The boys go to their grandfather’s house, which has been sold by their Aunt Jean, to clear it out. They come across some of their mother’s possessions, including a tooth necklace, and discover parts of the car that she was driving when she died. On the way to the tip after leaving the house, Harry remembers that there was a man in the car with his mother the night of the crash.
On the beach, Miles fights with Gary Jones, a boy his age, because Gary took the shark tooth Miles got from the incident on the boat. In the course of the fight, Miles breaks a fishing rod belonging to Gary’s dad.
Harry goes fishing with George, and they catch a flathead, which they have for dinner. George takes Harry to his old home and reveals that he knew Harry’s mother when he was younger. Officers from the Department of Fisheries arrive at the home where Harry and Miles live with their Dad. The officers inform Miles that their Dad has many unpaid fines.
The next day, Miles and Joe go fishing, and Joe tells Miles that he plans to leave the next day, because he needs to escape his horrible existence in Tasmania. That night, while drinking at home the boys’ Dad, along with Jeff, forces Harry to drink, which causes him to vomit. Miles defends Harry, and their Dad hits him, causing his head to bleed. Miles and Harry run away to George’s place, where they are taken care of. Miles takes Harry to stay at Stuart’s house, before returning home to clean up the mess. His father is there eating fish and chips, and makes no mention of the previous night.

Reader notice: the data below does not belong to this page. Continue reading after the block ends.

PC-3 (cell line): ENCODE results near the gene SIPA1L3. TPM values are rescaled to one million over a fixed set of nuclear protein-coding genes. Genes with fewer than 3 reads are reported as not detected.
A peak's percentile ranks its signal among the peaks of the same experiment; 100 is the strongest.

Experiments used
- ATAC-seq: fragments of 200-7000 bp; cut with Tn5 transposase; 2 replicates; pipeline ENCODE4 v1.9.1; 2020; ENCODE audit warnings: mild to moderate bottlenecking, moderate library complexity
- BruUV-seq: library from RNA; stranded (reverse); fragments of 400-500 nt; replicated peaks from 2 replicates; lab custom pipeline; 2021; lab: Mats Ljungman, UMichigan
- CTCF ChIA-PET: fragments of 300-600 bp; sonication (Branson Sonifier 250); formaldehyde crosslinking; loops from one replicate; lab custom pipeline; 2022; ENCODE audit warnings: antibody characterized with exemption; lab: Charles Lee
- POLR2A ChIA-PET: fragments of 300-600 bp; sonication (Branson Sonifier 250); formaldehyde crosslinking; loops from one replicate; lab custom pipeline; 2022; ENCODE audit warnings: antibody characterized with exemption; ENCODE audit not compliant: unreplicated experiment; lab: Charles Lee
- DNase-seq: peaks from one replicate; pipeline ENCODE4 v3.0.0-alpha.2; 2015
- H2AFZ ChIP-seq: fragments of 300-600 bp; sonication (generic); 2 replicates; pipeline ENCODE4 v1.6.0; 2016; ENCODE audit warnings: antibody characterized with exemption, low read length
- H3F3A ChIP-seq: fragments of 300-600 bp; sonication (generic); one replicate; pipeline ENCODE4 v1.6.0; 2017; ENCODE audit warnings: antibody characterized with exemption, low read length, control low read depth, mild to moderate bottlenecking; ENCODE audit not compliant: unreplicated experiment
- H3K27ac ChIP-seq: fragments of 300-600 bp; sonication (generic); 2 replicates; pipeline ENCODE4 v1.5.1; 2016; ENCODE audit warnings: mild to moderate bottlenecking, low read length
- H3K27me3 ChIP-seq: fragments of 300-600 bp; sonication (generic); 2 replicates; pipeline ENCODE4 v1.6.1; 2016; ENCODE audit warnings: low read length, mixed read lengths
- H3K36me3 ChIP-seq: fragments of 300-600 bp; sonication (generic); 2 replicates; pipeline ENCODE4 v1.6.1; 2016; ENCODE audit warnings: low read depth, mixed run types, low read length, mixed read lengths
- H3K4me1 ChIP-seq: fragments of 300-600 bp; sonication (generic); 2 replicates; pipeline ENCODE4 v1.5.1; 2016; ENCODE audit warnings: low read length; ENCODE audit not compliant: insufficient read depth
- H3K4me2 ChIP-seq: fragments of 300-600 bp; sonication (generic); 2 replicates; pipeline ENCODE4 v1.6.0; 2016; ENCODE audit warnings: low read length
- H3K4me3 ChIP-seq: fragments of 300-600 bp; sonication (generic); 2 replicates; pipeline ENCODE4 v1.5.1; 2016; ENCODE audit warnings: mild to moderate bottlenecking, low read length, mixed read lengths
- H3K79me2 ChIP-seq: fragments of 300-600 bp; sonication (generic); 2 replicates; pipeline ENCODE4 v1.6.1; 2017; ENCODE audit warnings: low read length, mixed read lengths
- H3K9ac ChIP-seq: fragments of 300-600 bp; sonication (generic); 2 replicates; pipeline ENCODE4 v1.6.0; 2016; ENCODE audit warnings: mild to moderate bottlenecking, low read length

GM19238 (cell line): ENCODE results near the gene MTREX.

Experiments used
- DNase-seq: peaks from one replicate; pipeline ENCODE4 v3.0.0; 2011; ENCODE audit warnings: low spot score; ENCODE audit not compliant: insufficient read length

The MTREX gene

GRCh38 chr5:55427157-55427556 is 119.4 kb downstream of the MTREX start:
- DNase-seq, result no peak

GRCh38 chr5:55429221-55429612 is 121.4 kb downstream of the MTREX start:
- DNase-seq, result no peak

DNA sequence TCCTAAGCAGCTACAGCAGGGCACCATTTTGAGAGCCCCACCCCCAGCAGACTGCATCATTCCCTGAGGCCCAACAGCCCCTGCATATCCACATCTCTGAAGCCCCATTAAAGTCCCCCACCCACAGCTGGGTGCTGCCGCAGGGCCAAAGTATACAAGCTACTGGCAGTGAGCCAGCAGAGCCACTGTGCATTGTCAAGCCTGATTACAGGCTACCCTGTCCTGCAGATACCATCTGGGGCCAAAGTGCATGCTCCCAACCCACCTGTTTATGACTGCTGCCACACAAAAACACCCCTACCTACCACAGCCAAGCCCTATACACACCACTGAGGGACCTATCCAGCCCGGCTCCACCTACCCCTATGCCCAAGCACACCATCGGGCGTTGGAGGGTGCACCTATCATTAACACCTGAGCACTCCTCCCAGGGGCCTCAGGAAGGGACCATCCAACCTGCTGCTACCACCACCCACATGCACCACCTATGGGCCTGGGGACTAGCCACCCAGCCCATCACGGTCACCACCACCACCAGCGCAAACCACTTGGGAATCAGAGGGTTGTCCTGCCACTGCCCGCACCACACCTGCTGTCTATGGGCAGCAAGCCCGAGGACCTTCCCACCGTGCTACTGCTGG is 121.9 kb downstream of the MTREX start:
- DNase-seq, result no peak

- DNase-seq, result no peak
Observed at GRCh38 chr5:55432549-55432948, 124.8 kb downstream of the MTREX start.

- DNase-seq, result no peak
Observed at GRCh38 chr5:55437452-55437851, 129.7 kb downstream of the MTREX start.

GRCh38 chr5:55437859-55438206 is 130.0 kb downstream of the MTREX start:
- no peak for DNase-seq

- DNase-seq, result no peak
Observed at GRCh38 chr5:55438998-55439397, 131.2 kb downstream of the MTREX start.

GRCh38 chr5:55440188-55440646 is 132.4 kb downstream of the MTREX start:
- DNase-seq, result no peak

Wanting to repay George for his kindness, Harry buys him tea, but when he arrives at George’s house, he cannot find him. Miles and his Dad are driving home from fishing as Harry is leaving George’s house, and the car nearly hits Harry, enraging the Dad.
The next morning, the Dad orders Miles and Harry onto the boat, and Miles is terrified. The Dad and Jeff steer the boat into the middle of the water before turning off the engine. Overcome with fear, Miles begins to throw up off the side of the boat. The Dad and Jeff return to the deck of the boat.